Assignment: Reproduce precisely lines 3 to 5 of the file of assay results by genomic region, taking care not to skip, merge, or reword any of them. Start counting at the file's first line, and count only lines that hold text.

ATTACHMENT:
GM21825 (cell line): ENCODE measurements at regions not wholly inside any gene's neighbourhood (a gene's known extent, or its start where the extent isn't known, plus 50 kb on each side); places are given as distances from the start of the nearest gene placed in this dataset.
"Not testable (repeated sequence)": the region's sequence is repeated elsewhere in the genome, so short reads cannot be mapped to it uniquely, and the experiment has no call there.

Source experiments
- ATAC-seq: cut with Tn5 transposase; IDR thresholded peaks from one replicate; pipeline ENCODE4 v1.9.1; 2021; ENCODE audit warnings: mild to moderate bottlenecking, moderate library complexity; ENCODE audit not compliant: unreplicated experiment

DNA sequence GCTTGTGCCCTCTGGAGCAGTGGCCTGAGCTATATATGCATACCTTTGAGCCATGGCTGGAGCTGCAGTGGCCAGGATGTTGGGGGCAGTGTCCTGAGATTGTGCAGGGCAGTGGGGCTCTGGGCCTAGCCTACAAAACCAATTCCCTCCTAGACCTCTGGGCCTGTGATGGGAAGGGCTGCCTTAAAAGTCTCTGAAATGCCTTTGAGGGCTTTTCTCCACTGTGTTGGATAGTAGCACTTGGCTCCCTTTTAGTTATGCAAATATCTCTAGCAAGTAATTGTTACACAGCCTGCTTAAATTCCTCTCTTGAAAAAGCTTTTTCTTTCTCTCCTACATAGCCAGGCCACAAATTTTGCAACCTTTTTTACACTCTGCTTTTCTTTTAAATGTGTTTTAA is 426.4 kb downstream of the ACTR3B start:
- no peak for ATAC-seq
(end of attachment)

Source experiments
- ATAC-seq: cut with Tn5 transposase; IDR thresholded peaks from one replicate; pipeline ENCODE4 v1.9.1; 2021; ENCODE audit warnings: mild to moderate bottlenecking, moderate library complexity; ENCODE audit not compliant: unreplicated experiment

DNA sequence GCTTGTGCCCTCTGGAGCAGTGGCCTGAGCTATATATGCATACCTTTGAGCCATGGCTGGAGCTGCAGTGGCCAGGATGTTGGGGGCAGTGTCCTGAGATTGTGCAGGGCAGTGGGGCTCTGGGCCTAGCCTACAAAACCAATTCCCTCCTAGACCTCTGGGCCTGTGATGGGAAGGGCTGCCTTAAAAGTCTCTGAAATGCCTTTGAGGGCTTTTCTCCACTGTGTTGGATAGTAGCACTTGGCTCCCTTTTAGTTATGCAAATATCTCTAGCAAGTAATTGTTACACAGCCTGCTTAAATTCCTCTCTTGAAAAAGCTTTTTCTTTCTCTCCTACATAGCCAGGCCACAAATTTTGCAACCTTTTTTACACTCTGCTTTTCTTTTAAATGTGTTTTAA is 426.4 kb downstream of the ACTR3B start: